Mosquito - move on

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Rosie H

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Dec 5, 2008, 7:16:57 AM12/5/08
to Design and Behaviour
A strange and unnerving electrical insect has been appearing on the
walls of UK buildings aiming a high-pitched buzz at anyone who dares
to pause. The mosquito as it has been named has been employed by
councils to prevent people from lingering or loitering in intimidating
groups. The aim is to stop young people or 'youths' hanging around and
making people feel unsafe on the streets, by targeting one type of
nuisance with another. Someone even suggested that this could also
prevent homeless people from sleeping in places where they are
unwanted.

http://news.bbc.co.uk/1/hi/uk/7240930.stm

Is this the only method available to cash-strapped local authorities,
to prevent undesirable behaviour in homeless and young people? Is
this an innovation we can be proud of in our techno-cities, or could
we use our design skills and knowledge to influence these sorts of
behaviours with a less agressive and longer-term approach?

Thoughts?

Rosie

Adrian Short

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Dec 5, 2008, 7:41:40 AM12/5/08
to design-and...@googlegroups.com
The Mosquito is/was opposed by a campaign by the Children's
Commissioner for England and Liberty, called Buzz Off!

http://www.11million.org.uk/youth/buzz_off_campaign/

Similar devices are employed by the Co-op (a grocery retailer, for all
non-UKers) and at Tube (subway) stations. Instead of emitting a
high-pitched noise, these use loud classical music to deter unwanted
groups from gathering in certain places (eg. outside stores).

There are a lot of problems in principle and in practice with these
devices, but the core problem for me is that they tend to be directed
at users rather than uses (ie. people by identity, not behaviour) and
are entirely arbitrary. The street outside a shop is public space and
the shop owners have no more right than anyone else to dictate who
goes there.

In as much as these things work (which is highly disputed), they are
never going to encourage a meaningful debate about norms of behaviour
among users of a space. This approach is not so much negotiation as
warfare.

In the UK, the context is often a great deal of prejudice against
young people, particularly when gathered in groups, and no general
legal right to occupy public space statically.

Many of the "problems" that these devices purport to solve are either
imagined or exaggerated. If designers have a contribution to make,
they must first clearly define the problem and decide whether its
amelioration is within their remit. I suspect that mostly it's an
issue for public policy, community relations and policing.

--
Adrian Short
http://adrianshort.co.uk/



2008/12/5 Rosie H <k063...@kingston.ac.uk>:

Ryan

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Dec 10, 2008, 12:41:36 AM12/10/08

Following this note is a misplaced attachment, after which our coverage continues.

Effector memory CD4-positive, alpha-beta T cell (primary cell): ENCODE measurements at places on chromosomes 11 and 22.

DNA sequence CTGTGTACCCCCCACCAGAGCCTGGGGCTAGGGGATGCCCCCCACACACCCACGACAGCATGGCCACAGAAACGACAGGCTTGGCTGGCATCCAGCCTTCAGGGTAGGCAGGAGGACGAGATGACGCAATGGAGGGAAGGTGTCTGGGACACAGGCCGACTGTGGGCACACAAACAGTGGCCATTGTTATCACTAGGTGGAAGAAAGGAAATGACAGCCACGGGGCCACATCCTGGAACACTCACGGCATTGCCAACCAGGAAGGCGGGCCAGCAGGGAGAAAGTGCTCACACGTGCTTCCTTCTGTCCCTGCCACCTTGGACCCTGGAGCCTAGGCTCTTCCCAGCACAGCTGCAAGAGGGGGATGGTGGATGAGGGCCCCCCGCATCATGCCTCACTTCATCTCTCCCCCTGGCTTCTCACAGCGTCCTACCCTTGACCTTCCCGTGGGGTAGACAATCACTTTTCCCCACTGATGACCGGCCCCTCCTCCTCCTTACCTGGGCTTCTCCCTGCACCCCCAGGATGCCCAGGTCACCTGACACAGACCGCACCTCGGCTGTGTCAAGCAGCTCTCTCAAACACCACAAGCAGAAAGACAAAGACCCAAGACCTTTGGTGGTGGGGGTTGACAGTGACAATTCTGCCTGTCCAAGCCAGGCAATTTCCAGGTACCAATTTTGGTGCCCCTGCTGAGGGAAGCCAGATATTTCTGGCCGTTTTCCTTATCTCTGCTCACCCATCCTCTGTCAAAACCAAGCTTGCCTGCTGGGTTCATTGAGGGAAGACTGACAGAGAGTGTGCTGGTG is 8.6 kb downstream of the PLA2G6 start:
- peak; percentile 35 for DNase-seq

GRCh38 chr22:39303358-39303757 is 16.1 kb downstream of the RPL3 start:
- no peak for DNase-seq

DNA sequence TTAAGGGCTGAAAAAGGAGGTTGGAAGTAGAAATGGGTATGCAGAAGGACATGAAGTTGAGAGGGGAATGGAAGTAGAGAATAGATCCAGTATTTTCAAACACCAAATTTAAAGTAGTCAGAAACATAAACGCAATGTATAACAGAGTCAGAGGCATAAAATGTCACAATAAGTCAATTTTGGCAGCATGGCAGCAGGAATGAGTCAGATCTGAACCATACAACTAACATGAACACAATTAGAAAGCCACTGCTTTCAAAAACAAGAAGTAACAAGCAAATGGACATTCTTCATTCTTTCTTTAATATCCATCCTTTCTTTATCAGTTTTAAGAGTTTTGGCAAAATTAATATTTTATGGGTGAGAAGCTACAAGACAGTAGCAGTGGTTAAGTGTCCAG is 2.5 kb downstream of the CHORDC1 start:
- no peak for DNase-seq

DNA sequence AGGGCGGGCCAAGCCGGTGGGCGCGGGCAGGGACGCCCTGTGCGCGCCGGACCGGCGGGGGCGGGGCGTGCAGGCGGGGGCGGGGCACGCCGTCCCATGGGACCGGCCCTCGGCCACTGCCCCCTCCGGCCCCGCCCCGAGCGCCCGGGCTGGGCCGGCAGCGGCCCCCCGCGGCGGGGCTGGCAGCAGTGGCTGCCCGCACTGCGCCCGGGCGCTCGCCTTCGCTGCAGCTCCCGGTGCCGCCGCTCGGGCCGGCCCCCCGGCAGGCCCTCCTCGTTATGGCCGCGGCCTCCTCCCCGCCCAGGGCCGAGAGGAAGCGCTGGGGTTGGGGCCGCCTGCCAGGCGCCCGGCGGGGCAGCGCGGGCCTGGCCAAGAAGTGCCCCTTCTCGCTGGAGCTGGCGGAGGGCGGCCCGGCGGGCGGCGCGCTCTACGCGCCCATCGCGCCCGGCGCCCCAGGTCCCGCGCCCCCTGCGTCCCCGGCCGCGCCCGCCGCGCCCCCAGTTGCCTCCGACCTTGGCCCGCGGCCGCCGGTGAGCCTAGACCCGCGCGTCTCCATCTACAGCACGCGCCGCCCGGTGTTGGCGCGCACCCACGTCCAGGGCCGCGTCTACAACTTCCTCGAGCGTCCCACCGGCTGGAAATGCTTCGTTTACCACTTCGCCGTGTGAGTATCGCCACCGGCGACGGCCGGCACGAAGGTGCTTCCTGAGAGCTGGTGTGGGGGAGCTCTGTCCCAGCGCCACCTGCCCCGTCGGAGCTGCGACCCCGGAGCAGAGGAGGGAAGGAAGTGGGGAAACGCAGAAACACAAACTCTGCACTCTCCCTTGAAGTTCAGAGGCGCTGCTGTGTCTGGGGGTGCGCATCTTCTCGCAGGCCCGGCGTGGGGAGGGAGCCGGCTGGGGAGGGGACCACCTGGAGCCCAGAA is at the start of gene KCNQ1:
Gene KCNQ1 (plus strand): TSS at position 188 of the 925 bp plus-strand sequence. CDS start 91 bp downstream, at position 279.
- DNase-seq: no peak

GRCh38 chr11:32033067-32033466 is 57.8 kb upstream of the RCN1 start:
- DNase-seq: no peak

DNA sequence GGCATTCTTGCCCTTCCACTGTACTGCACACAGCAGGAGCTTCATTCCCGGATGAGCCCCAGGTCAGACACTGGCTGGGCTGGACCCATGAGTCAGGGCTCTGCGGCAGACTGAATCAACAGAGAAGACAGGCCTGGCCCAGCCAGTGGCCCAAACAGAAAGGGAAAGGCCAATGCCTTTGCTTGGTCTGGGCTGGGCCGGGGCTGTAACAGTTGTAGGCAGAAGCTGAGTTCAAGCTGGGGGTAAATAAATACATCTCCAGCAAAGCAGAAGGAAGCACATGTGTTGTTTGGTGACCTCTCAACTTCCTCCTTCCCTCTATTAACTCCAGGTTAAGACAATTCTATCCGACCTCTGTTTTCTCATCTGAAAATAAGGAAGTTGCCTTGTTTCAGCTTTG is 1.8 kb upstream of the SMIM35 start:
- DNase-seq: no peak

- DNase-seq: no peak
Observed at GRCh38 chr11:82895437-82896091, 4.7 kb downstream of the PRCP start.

to Design and Behaviour
Thanks. This reminds me of a story a few months back about a town in
England that planned to rip out a staircase that kids had been sitting
on and replace it with shorter, and hence less comfortable steps.
Might have been on Dan's blog actually.

Adrian Short

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Dec 11, 2008, 9:47:20 AM12/11/08
to design-and...@googlegroups.com
2008/12/10 Ryan <mrcal...@gmail.com>:

>
> Thanks. This reminds me of a story a few months back about a town in
> England that planned to rip out a staircase that kids had been sitting
> on and replace it with shorter, and hence less comfortable steps.
> Might have been on Dan's blog actually.

These are the infamous "Rosehill steps" in my neighbourhood. The
council went ahead with the scheme and spent £15,000 to modify a set
of steps to make them uncomfortable as seating, so as to deter alleged
anti-social behaviour (read: sitting and talking) by young people.

http://boingboing.net/2008/05/30/antikid-modification.html

Half a mile away, the same council is proposing to spend at least £4
million on a facility that will include a high-tech virtual street
environment, a "street simulator" if you like, to teach safety and
good behaviour to some of the same young people.

"An innovative 'walk-in virtual world' is one feature of the proposed
Sutton Life Centre, a multi-million pound facility that aims to raise
young people's awareness of personal safety and citizenship, and bring
quality community facilities under one roof.

Part movie-set, part theme park, the learning complex will be the
first of its kind in the UK and will also house an indoor street with
shop fronts, pavements and a road. The idea is to give young people
the confidence to make the best of their lives and have a positive
impact on their peers and their local community."

http://www.sutton.gov.uk/index.aspx?articleid=3669

Ryan

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Dec 12, 2008, 3:19:11 PM12/12/08
to Design and Behaviour
Thanks!

On Dec 11, 6:47 am, "Adrian Short" <adrian.sh...@gmail.com> wrote:
> 2008/12/10 Ryan <mrcalos...@gmail.com>:
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